To convert a DER certificate file into a PEM file, run the following openssl command. Replace der-certificate.crt with the filename of your DER certificate file and pem-certificate.crt with the filename that you want to use as the output file.
 

openssl x509 -in der-certificate.crt -out pem-certificate.crt -inform der -outform pem                                                                                         


To convert a DER private key file into a PEM file, run the following openssl command. Replace der-privatekey.key with the filename of your DER private key file and pem-privatekey.key with the filename that you want to use as the output file.
 

openssl rsa -in der-privatekey.key -out pem-privatekey.key -inform der -outform pem                                                                                      


If you have more than one intermediate certificate, concatenate those intermediate certificate PEM files together into one text-based PEM file using a text editor. In the instruction below, this file is known as intermediate-chain.crt.

With the certificate chain and the private key available as PEM files, it is possible to use OpenSSL to convert these into a PKCS#12 file. To convert these into a PKCS#12 file, run the following command. Replace pem-certificate.crt with the filename of the PEM-formatted server or client certificate. Replace pem-privatekey.key with the PEM-formatted private key of that server or client certificate. Replace intermediate-chain.crt with the PEM-formatted file that contains all the intermediate certificates in the client or server certificate's signing chain.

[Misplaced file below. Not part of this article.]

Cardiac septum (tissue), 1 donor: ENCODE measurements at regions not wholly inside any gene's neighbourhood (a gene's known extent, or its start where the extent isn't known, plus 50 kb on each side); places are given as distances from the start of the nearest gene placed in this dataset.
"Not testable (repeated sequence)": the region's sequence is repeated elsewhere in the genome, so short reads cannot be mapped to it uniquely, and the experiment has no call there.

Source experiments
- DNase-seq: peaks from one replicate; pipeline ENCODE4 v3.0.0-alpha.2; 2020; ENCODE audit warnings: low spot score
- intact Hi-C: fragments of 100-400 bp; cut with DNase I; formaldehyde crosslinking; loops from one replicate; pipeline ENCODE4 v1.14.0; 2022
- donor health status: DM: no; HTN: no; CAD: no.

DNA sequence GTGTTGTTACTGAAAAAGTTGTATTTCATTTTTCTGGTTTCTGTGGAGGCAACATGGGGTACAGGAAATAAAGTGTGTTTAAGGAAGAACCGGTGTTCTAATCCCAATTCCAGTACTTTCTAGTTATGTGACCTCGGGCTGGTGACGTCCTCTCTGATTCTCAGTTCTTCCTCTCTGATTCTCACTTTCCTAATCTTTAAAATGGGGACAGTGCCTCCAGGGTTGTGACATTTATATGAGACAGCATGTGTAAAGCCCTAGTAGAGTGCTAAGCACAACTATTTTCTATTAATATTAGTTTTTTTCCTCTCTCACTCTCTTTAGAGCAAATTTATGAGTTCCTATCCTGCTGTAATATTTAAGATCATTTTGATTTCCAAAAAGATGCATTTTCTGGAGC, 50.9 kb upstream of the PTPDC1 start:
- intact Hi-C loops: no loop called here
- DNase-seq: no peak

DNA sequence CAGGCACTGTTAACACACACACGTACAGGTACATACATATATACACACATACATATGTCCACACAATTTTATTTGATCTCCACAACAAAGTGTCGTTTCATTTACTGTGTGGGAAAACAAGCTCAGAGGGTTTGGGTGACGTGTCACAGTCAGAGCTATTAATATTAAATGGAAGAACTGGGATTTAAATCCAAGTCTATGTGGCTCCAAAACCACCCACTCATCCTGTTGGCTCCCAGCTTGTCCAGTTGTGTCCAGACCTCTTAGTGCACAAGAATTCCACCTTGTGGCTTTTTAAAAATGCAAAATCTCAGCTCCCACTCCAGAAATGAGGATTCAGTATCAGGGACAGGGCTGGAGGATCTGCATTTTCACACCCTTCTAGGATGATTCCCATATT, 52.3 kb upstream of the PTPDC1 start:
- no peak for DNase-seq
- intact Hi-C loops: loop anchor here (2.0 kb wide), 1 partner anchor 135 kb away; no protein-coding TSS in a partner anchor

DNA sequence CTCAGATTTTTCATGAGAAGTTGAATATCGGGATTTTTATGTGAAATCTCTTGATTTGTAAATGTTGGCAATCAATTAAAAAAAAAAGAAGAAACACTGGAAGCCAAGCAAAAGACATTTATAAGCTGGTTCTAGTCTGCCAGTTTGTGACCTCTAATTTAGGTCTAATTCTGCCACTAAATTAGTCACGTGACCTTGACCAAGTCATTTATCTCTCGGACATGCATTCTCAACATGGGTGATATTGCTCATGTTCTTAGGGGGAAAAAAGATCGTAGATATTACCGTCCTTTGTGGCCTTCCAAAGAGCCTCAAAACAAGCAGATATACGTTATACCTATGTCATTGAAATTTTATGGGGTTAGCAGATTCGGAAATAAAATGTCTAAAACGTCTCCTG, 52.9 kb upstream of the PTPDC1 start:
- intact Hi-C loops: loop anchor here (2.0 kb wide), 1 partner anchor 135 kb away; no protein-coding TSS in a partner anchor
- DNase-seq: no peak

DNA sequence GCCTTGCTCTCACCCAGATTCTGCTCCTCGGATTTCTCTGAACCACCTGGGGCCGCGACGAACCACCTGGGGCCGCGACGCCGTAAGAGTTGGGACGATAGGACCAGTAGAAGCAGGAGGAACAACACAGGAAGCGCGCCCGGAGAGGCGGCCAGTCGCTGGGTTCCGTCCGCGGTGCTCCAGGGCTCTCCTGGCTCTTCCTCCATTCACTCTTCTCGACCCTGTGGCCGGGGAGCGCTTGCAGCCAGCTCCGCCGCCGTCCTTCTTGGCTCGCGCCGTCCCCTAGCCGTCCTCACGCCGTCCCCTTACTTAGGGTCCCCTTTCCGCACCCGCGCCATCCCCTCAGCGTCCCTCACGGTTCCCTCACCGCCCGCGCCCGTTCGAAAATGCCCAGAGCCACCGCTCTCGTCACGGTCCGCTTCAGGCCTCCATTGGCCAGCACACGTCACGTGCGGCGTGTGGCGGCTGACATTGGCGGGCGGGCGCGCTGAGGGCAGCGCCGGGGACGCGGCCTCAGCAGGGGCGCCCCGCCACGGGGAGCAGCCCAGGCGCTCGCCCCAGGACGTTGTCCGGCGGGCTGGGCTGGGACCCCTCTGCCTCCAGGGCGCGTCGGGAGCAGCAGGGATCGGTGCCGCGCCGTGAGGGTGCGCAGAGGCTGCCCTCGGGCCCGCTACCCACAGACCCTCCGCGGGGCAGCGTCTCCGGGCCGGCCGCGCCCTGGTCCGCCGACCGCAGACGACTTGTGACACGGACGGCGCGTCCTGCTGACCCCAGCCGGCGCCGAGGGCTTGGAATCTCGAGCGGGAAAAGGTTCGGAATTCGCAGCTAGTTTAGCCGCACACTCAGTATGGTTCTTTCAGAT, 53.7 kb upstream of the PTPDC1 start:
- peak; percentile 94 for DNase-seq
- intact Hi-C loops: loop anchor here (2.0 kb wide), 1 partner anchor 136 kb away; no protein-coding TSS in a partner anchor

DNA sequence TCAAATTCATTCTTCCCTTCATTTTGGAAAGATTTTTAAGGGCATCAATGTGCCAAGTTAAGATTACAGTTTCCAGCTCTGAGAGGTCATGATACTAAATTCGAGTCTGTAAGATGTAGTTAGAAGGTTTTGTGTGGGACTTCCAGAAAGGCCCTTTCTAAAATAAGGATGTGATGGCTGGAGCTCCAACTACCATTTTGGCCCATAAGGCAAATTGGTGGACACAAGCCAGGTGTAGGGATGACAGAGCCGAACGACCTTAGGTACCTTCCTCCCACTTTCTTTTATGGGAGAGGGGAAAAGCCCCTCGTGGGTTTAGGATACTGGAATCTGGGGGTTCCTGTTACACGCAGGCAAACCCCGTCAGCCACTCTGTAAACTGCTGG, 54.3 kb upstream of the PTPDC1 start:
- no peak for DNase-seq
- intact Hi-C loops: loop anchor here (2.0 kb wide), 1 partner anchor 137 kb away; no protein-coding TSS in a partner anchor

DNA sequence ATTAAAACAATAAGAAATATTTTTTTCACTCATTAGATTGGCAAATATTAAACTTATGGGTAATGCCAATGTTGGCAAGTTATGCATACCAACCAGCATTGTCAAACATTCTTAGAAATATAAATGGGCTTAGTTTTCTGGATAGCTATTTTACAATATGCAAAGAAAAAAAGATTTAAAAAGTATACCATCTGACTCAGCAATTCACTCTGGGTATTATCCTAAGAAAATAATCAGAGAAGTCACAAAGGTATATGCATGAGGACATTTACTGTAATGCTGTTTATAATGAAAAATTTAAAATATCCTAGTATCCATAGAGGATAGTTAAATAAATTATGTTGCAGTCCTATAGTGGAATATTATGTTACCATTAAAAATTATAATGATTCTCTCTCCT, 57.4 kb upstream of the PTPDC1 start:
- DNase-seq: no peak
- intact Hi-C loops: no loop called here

openssl pkcs12 -in pem-certificate.crt -inkey pem-privatekey.key -certfile intermediate-chain.crt -export -out pkcs12file.p12                          

The output pkcs12file.p12 file can now get converted into a Java keystore file using the following command. Replace pkcs12file.p12 with the filename of your PKCS#12 file. Replace keystorefile.jks with the filename that you want to use for the Java keystore file. Replace cert_dev_name_in_salesforce with the developer name that you want to use for the certificate within Salesforce. The developer name is the name that can be used by Apex code or the metadata API to reference this certificate. The developer name must begin with a letter and consist of only of alphanumeric characters or  nonconsecutive underscores. This command will prompt you for a passphrase to use for encrypting the private key in the Java keystore file, and it will ask you for the passphrase of the PKCS#12 file being converted.
 
keytool -importkeystore -srckeystore pkcs12file.p12 -destkeystore keystorefile.jks -srcstoretype pkcs12 -deststoretype jks -destalias cert_dev_name_in_salesforce -srcalias 1

After the command has run successfully, the keystorefile.jks file can be imported into Salesforce using the Import from Keystore button in the Certificate and Key Management setup page. Upon importing the Java keystore file, the imported certificate with the destination alias name should appear in the certificate list.


 

Java Keystore File

A Java keystore file may be imported as-is. Only the PrivateKeyEntry entries in the keystore are imported. Each entry of that type contains a certificate chain and a private key. Other entry types, such as trustedCertEntry, are ignored.

The name of a PrivateKeyEntry becomes the developer name of the imported certificate, which can be used by Apex code or the metadata API to reference this certificate. The developer name must begin with a letter and consist of only of alphanumeric characters or nonconsecutive underscores.

To Import the JKS file into Salesforce, please go to (Setup | Security Controls | Certificate and Key Management | Import from Keystore)